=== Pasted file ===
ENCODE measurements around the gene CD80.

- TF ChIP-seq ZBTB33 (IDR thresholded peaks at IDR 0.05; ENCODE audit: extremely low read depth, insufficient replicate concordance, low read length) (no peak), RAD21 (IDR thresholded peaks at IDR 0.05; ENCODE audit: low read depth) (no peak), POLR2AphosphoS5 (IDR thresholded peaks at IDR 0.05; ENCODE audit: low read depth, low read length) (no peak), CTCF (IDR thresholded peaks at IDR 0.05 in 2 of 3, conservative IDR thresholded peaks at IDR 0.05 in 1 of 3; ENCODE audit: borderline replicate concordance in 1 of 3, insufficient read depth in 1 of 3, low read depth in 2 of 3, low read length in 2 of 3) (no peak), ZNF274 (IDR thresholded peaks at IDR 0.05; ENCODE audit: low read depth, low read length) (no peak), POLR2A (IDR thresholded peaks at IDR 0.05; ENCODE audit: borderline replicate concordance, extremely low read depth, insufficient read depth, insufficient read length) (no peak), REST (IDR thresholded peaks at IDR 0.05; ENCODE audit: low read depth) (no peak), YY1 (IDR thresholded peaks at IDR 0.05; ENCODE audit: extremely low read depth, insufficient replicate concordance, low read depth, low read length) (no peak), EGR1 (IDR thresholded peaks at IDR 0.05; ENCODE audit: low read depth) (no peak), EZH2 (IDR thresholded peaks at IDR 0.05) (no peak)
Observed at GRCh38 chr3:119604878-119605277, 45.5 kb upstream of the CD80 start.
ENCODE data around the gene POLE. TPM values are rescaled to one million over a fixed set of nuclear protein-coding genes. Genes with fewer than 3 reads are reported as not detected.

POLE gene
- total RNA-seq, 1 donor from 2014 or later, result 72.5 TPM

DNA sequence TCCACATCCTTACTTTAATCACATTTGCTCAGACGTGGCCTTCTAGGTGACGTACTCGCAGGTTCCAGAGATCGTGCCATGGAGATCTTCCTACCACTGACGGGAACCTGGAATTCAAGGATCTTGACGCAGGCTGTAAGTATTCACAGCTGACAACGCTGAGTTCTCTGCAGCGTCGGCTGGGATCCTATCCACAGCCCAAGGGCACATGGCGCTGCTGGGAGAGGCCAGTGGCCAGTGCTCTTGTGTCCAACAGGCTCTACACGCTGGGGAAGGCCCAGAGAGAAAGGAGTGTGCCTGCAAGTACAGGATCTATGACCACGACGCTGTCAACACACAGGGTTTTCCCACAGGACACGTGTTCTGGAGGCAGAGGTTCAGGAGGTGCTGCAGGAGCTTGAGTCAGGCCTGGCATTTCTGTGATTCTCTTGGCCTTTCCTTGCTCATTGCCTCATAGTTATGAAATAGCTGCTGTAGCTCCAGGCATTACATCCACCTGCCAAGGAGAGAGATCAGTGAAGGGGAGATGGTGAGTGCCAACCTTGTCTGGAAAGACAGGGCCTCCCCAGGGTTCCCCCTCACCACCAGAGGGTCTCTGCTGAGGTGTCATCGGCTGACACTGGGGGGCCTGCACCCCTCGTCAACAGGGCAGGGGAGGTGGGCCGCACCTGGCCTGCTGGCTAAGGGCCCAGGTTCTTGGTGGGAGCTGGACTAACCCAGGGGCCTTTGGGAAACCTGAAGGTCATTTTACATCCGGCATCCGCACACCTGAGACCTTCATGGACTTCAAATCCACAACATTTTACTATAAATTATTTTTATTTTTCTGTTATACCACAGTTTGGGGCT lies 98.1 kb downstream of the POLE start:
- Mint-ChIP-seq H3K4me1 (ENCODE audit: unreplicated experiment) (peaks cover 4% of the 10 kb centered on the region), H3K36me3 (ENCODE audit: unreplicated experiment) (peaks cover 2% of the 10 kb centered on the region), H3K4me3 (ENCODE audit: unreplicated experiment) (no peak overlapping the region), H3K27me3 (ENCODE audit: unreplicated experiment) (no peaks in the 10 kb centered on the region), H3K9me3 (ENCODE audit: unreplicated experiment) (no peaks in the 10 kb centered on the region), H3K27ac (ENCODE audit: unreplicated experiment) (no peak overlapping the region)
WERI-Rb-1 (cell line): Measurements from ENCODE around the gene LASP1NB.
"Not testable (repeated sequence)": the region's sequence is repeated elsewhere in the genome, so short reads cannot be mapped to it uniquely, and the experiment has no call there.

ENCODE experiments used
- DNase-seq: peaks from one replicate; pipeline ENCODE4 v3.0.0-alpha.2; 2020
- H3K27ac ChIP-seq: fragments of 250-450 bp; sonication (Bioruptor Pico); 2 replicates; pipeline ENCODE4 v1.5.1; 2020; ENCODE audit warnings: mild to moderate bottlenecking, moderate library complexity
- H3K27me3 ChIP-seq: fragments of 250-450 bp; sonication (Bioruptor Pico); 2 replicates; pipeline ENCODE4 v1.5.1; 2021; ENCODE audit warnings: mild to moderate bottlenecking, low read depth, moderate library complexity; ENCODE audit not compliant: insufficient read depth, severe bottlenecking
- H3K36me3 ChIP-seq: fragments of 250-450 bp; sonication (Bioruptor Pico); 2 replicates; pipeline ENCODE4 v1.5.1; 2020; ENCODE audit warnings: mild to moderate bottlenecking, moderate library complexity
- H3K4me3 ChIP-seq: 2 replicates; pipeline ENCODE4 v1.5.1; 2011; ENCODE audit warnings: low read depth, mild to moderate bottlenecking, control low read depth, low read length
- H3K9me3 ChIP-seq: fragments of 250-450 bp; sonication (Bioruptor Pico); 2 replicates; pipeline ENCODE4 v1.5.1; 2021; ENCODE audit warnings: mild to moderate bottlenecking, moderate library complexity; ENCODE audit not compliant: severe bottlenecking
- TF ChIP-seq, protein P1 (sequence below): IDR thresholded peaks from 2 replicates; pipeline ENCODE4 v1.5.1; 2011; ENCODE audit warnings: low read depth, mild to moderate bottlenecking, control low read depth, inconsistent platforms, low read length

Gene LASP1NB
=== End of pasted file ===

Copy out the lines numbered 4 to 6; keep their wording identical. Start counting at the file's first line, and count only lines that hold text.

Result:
ENCODE data around the gene POLE. TPM values are rescaled to one million over a fixed set of nuclear protein-coding genes. Genes with fewer than 3 reads are reported as not detected.

POLE gene
- total RNA-seq, 1 donor from 2014 or later, result 72.5 TPM